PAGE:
This article exists as part of the online archive for HuffPost Canada, which closed in 2021.

Edmonton Bridge Is Sad Reminder Of Gaps In Alberta Mental Health Support

Suicide rates in Alberta are significantly higher than the national average
High Level Bridge
High Level Bridge

On Oct. 3, 17-year-old Kylee Goodine jumped to her death from Edmonton's High Level Bridge.

The teen stood on the span just a month after work began to install suicide prevention barriers. There is no exact number to how many others chose to end their lives at the century-old bridge, but it could be as high as a few dozen, according to the Edmonton Journal.

Looking up from a small memorial of white roses left at the bottom of the bridge for Goodine, passerby can glimpse the ongoing construction — a stark reminder much more remains to be done for Albertans struggling with mental health issues.

Suicide rates in Alberta are significantly higher than the national average. Alberta Health does have a strategy for tackling mental health issues, but it has been a "failure" so far, according to Alberta's Auditor General Merwan Saher, who has been calling for improvements to the program since 2008.

"The delivery of ... mental health services remains unintegrated and allows ongoing gaps in service continuity," Saher told the Calgary Sun in July 2015.

Funding for primary health care, addictions, and mental health has beencut to $280 million in the 2015 budget, $46 million less than 2014's budget, which was criticized as inadequate at the time.

Kylee Goodine in an undated photo with her dog.(Photo: Facebook)

Goodine's mother, Kelly Slifka, feels that the system certainly failed her daughter. "I felt unheard," Slifka said in an interview with Global News.

Police visited Goodine twice before her first suicide attempt at the bridge, said Slifka. Each time, Goodine told them she was fine, and the officers left. The police allegedly told the girl that a mental health worker would call to check up on her.

On Oct. 2, Goodine was hospitalized after bystanders prevented her from jumping off the bridge again. She was released after staff said she seemed fine.

The hospital said no beds were available, Global reported, despite Slifka pointing out that the Mental Health Act requires a 72-hour-hold of patients considered at-risk of suicide.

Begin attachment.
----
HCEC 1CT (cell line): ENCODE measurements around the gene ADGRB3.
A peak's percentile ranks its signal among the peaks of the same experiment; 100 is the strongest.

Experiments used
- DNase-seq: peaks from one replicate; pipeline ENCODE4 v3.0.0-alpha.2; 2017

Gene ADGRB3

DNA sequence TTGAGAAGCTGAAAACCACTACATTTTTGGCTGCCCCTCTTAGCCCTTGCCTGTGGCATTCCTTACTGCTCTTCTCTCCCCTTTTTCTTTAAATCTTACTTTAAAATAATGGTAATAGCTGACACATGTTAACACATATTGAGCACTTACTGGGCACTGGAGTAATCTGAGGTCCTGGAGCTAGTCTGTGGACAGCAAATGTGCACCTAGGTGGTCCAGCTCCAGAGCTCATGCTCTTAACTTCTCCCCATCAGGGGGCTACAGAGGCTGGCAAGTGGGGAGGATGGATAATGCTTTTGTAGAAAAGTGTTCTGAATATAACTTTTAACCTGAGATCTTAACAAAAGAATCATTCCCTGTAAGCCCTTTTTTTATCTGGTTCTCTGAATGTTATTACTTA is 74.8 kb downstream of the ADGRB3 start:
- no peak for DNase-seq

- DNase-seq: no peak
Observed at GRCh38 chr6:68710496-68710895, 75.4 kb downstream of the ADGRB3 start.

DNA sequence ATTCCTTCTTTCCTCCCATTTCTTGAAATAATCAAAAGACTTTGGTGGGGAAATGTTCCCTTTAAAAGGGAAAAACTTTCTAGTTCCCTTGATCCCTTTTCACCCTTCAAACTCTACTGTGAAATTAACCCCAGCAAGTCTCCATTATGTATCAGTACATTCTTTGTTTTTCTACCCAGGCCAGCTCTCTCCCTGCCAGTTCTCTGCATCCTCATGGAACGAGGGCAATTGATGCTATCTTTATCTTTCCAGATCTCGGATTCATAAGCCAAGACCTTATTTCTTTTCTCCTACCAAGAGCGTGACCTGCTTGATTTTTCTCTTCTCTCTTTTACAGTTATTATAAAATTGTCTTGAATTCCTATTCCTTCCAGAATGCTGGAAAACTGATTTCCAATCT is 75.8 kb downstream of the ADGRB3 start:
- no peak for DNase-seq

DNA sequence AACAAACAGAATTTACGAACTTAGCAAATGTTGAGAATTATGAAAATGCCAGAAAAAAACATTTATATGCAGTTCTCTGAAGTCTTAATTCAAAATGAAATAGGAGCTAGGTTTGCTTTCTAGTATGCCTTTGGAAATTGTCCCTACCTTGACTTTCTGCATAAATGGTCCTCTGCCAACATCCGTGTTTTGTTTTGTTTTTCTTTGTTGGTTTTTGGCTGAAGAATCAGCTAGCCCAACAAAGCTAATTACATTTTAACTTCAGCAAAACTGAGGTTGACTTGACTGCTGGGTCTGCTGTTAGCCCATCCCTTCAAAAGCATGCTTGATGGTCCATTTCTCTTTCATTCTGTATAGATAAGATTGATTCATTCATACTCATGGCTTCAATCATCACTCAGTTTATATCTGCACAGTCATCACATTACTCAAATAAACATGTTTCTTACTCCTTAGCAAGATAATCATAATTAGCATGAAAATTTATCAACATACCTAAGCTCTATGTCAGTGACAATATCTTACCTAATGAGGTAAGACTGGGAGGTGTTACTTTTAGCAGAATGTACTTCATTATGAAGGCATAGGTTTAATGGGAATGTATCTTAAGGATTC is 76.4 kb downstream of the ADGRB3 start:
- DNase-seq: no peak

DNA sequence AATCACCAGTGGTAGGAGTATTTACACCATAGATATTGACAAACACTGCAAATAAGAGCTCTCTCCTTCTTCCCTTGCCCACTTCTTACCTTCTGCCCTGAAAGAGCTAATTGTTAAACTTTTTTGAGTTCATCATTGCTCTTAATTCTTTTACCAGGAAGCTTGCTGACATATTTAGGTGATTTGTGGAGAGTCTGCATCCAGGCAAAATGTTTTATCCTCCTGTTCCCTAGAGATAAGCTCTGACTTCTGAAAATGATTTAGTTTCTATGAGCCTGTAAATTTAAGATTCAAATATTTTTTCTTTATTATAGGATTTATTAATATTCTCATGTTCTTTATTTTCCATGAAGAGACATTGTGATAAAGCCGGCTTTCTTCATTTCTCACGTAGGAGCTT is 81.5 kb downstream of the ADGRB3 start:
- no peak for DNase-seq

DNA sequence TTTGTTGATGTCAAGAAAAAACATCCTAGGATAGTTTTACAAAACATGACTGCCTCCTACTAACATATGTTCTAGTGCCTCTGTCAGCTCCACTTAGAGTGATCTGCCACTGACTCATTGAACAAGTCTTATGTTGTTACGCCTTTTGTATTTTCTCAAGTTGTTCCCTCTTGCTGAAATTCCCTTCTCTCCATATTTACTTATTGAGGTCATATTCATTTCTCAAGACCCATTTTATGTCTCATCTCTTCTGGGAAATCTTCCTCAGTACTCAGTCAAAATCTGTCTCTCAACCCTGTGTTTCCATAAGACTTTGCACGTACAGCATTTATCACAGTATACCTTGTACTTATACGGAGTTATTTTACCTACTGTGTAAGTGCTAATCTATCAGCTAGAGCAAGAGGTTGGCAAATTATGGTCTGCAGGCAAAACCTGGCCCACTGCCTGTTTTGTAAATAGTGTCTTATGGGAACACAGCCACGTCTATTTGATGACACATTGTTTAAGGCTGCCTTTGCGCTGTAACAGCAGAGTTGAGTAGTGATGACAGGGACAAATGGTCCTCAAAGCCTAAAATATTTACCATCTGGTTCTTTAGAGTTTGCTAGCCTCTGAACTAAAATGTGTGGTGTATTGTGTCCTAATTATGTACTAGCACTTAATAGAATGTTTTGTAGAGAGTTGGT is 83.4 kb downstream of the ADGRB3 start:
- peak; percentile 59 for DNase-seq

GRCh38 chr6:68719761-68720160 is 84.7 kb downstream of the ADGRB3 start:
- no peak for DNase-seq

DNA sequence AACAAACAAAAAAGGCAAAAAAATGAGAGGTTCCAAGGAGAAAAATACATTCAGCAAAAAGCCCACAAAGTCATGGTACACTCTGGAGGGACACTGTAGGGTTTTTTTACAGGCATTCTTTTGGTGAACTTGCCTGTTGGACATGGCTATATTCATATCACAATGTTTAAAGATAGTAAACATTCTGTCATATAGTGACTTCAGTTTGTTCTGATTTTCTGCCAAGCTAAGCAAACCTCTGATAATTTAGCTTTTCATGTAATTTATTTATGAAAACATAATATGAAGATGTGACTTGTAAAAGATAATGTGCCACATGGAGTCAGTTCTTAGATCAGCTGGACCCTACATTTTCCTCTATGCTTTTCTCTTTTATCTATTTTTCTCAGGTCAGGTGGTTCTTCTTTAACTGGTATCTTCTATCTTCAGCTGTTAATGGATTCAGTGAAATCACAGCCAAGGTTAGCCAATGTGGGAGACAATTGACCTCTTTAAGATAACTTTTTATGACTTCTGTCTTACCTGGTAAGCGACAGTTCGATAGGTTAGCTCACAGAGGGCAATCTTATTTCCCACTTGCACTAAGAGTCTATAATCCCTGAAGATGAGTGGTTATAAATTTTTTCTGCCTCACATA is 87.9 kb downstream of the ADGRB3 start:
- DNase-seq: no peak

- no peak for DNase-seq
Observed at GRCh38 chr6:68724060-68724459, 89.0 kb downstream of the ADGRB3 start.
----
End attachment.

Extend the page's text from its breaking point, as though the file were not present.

The next day, Goodine stepped off the bridge.

Two days later, a mental health worker called to check up on her.

Slifka feels if only a bed had been open, or if the health-care worker had gotten in touch with Goodine sooner, things might have been different.

A shortage of beds plagues the entire province. From 2014 to 2015, there was a 4.5 per cent increase in mental health discharges from acute care hospitals in Calgary, Metro News reports. Patients waited an average of nine hours before being admitted to a bed.

A shortage of beds plagues Alberta including the Rockyview General Hospital in Calgary. (Photo: Okeos/Flickr)

In Edmonton, the Cornerstone Counselling Centre experienced a 12 per cent increase in clientele over the past summer alone, according to CTV News.

“[People] can’t find help. They need counselling support. They don’t know where to find it or they can’t afford it, if they can find it,” Sheila Stauffer, who works at the Edmonton counselling centre, told CTV.

Things are not improving. A $1-million annual provincial government grant that allowed the University of Alberta to hire more psychologists has not been renewed. The campus has seen three suicides in the past year, CBC News reports.

About 25 per cent of calls to Edmonton's Support Network distress line go unanswered, due to lack of resources, according to Global.

A primary voice for mental health advocacy in the province has disappeared. The Progressive Conservative government appointed Dr. Michael Trew as chief mental health officer after the 2013 floods to provide psychological assistance to people who were affected. His contract was not renewed and the position ended in September.

Alberta Health Minister Sarah Hoffman defended the cut as the work helping flood victims was "largely complete" and the position was no longer necessary — despite the increased number of patients accessing mental health services.

"If there isn’t somebody in that role then that tells me it’s not necessarily a priority for the government, but I don’t know that for sure," said Nancy Calder, executive director of the Support Network, to the Edmonton Journal. "I don’t know what their plan is to replace that.”

Trews continues to be an outspoken advocate of suicide prevention, especially about deaths on the High Level Bridge.

Alberta's government called for a review of how the province deals with mental health in June 2015. "Alberta’s current mental health system is not good enough," said Premier Rachel Notley in a release.

Recommendations from that review are slated to be released at the end of the year.

If you or someone you know is feeling suicidal, please contact a 24-hour distress line in your area.

Also on HuffPost:

Terry Bradshaw

9 People Who Have Changed The Conversation Around Mental Health

Popular in the Community

Suggest a correction
This article exists as part of the online archive for HuffPost Canada. Certain site features have been disabled. If you have questions or concerns, please check our FAQ or contact